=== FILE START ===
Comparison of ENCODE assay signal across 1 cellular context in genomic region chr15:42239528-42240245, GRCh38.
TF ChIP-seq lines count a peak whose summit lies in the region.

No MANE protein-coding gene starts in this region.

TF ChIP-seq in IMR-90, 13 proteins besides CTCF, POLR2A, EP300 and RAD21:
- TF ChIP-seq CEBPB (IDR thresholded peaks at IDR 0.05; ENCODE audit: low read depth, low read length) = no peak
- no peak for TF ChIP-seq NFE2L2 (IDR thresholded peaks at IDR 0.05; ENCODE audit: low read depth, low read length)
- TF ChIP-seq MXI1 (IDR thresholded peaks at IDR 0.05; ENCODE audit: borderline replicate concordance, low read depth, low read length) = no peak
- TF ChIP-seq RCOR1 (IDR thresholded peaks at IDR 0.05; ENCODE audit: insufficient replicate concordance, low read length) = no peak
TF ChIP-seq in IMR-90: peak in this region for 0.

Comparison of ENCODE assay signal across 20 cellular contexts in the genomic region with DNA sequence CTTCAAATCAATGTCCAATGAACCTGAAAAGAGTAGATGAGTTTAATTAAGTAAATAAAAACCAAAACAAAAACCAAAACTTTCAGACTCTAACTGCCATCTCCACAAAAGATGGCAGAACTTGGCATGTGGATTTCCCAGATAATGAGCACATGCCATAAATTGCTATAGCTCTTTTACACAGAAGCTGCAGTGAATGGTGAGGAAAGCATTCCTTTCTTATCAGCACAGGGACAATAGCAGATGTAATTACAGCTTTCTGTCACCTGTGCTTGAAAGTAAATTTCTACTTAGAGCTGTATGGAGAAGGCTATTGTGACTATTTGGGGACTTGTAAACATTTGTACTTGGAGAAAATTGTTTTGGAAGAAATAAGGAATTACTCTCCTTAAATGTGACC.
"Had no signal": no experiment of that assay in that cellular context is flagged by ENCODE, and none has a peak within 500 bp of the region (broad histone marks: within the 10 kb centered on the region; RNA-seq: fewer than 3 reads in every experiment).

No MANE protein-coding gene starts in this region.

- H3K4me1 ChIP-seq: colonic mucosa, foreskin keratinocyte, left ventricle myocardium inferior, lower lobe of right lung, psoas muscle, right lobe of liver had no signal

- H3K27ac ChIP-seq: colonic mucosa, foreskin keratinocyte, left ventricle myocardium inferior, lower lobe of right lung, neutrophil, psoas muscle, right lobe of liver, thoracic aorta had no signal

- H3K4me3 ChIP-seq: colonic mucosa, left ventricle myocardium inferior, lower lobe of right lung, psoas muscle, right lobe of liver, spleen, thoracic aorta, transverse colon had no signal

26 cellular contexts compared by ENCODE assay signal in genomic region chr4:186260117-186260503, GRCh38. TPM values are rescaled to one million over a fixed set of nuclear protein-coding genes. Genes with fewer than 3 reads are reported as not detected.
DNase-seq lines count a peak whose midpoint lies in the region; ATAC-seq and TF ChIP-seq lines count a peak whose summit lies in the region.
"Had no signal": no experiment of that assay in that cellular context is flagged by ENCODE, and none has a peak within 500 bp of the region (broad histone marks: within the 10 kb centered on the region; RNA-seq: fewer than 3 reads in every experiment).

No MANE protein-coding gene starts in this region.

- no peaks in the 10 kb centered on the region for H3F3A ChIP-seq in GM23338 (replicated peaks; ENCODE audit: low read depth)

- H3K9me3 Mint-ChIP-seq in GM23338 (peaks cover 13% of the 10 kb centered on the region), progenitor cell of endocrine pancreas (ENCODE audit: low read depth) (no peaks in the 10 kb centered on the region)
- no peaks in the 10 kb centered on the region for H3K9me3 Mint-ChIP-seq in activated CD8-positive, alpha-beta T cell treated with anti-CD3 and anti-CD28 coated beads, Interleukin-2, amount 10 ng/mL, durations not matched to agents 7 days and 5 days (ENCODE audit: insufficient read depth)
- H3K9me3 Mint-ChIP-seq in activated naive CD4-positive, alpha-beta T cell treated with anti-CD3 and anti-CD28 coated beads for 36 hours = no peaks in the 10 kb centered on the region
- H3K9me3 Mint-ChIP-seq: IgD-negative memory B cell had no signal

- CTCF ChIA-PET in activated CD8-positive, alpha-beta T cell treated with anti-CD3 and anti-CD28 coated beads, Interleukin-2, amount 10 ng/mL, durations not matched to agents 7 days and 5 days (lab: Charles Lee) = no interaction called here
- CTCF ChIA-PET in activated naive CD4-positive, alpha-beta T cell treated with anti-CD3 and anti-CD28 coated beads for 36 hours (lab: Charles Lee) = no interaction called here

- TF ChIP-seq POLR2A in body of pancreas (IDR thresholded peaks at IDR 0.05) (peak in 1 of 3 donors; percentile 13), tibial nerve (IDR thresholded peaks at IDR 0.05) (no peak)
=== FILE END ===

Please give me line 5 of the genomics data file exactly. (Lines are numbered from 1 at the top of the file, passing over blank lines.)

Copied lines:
- TF ChIP-seq CEBPB (IDR thresholded peaks at IDR 0.05; ENCODE audit: low read depth, low read length) = no peak